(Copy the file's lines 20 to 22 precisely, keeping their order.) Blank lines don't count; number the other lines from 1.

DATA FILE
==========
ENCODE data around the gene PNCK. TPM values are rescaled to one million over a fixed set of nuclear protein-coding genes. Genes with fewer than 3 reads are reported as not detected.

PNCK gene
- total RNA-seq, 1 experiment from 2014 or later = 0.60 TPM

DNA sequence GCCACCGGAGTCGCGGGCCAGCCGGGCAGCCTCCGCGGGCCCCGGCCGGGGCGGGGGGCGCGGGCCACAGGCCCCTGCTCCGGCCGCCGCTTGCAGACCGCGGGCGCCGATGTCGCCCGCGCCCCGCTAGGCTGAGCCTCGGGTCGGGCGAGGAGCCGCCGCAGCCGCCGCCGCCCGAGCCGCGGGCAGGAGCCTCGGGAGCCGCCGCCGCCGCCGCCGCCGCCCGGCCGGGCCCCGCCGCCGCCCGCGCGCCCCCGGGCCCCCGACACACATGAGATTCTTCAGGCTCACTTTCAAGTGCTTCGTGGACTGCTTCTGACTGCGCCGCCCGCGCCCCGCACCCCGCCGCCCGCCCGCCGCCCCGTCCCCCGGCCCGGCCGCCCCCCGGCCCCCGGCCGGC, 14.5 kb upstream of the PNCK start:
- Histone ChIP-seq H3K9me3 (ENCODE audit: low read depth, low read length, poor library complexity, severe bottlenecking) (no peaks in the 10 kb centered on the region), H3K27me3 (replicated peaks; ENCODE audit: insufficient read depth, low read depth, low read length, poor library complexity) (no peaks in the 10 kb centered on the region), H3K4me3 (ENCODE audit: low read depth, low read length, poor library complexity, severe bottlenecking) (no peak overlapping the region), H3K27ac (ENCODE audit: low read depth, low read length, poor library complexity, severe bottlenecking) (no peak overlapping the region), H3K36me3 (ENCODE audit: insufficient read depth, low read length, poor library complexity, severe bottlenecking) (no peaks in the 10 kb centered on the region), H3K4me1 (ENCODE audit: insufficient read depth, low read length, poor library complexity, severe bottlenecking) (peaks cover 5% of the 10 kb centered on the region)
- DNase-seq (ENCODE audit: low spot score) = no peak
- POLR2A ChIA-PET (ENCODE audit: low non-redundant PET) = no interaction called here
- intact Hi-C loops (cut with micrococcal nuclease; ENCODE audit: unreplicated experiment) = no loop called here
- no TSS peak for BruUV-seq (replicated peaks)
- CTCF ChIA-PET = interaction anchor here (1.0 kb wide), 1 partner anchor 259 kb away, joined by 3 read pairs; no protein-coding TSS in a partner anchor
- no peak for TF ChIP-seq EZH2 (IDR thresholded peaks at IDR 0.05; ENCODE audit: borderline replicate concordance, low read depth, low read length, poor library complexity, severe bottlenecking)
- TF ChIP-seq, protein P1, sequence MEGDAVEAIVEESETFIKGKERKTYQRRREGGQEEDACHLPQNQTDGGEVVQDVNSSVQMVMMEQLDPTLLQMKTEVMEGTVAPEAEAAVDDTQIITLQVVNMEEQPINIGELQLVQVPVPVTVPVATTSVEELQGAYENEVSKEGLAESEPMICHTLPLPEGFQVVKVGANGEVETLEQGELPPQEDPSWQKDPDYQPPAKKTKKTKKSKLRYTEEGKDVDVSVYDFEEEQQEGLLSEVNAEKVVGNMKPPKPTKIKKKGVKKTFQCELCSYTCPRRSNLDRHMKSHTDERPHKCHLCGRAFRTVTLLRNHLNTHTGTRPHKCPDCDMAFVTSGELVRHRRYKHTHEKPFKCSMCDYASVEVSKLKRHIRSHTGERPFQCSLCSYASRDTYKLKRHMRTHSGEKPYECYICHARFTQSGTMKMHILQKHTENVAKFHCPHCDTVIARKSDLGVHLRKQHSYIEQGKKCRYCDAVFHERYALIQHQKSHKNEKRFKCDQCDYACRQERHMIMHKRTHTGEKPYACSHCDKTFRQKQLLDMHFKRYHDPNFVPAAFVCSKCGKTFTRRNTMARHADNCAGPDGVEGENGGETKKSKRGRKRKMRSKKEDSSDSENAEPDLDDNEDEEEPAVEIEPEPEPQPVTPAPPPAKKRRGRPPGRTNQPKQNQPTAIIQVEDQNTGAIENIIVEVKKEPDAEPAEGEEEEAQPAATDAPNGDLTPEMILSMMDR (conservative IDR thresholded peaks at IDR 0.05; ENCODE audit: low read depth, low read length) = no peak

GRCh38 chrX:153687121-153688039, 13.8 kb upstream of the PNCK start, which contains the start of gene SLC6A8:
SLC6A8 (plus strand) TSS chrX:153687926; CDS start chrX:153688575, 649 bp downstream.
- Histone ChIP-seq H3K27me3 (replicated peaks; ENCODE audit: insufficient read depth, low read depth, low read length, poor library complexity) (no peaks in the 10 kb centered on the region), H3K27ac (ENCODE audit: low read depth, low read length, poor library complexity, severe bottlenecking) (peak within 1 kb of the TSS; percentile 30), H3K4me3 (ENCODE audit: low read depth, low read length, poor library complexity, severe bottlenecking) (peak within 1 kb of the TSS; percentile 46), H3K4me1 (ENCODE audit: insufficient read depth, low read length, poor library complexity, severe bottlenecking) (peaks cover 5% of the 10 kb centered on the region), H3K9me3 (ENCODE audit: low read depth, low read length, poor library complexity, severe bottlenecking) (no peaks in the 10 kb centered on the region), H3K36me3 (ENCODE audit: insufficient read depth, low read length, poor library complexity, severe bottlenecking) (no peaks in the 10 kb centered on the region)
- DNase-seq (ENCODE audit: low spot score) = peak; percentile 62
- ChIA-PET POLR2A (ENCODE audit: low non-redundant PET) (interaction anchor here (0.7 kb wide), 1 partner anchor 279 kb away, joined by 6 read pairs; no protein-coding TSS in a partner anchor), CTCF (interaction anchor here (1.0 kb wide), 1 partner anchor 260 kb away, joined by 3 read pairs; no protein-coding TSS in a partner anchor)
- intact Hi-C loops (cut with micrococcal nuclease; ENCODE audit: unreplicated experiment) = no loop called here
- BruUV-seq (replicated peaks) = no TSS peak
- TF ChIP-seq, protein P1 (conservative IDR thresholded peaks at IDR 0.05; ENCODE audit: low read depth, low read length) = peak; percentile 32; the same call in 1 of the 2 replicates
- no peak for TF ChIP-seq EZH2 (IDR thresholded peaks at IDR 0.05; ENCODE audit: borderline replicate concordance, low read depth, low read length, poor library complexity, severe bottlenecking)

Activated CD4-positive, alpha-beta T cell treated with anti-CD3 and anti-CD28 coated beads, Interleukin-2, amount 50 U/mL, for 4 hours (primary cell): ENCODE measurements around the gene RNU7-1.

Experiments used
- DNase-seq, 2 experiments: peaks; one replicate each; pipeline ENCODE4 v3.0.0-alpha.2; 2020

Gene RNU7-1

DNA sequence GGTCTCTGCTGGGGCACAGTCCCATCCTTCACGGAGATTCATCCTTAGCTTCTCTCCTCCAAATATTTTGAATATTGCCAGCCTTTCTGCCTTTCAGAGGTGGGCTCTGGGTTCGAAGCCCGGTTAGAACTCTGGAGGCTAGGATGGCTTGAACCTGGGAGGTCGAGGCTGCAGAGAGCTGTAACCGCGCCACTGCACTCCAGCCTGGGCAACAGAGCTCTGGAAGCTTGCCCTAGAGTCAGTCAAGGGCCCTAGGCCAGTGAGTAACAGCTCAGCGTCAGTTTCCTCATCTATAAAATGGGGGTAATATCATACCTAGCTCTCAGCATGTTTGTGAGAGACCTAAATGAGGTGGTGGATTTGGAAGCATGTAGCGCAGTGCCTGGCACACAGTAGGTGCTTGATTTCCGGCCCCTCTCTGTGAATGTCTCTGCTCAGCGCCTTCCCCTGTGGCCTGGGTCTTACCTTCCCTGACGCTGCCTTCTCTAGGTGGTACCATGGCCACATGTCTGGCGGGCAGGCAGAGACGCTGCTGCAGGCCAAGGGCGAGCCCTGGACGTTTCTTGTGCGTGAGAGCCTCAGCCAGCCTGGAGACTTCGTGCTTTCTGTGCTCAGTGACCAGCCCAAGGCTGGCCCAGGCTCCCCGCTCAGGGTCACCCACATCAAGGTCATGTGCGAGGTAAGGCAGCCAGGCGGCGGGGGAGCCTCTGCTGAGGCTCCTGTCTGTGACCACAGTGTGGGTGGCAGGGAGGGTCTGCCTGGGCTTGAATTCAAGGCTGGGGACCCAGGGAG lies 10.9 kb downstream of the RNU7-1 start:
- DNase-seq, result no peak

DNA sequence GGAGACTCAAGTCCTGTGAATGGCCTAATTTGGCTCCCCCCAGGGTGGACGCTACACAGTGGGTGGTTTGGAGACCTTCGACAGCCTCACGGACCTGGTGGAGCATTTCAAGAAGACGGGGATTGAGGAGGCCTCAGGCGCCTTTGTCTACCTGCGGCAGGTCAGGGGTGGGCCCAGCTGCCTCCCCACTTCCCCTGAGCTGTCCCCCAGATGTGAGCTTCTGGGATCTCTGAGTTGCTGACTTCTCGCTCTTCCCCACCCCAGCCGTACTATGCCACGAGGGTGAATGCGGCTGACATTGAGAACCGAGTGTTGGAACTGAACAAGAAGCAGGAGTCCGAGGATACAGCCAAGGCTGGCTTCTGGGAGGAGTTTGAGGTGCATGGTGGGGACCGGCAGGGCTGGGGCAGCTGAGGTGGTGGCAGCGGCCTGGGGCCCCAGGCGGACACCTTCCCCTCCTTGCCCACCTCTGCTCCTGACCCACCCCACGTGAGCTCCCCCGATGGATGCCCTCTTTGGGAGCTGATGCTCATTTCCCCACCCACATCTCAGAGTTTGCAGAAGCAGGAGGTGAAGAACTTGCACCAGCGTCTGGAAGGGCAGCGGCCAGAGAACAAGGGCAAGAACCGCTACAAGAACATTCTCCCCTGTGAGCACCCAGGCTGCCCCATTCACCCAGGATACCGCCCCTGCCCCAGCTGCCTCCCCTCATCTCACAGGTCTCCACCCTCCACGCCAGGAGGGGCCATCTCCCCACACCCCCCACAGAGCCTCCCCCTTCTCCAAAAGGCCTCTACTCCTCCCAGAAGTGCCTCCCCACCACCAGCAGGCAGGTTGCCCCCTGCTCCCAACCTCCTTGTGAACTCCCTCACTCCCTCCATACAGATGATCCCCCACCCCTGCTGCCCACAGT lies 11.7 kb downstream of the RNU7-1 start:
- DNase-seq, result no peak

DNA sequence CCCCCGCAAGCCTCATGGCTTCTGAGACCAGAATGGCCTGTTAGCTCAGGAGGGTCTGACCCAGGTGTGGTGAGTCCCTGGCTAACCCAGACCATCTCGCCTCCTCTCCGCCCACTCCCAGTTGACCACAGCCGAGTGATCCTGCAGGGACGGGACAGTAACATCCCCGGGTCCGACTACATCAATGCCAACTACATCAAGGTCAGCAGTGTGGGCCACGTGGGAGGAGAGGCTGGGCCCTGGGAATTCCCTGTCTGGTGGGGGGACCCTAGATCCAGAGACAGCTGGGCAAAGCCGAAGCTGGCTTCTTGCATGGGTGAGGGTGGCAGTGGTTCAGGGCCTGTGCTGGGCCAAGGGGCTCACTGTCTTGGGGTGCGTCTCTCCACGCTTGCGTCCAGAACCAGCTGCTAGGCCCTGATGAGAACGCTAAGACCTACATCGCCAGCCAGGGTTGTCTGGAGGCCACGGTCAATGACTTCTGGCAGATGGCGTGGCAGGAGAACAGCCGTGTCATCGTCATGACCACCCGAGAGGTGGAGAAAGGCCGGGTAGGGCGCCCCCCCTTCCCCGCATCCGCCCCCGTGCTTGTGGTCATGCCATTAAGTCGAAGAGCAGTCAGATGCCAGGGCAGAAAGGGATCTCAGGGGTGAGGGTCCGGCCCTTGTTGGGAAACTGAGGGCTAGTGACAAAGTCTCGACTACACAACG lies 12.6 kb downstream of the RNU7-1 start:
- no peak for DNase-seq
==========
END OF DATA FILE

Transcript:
- TF ChIP-seq, protein P1 (conservative IDR thresholded peaks at IDR 0.05; ENCODE audit: low read depth, low read length) = peak; percentile 32; the same call in 1 of the 2 replicates
- no peak for TF ChIP-seq EZH2 (IDR thresholded peaks at IDR 0.05; ENCODE audit: borderline replicate concordance, low read depth, low read length, poor library complexity, severe bottlenecking)

Activated CD4-positive, alpha-beta T cell treated with anti-CD3 and anti-CD28 coated beads, Interleukin-2, amount 50 U/mL, for 4 hours (primary cell): ENCODE measurements around the gene RNU7-1.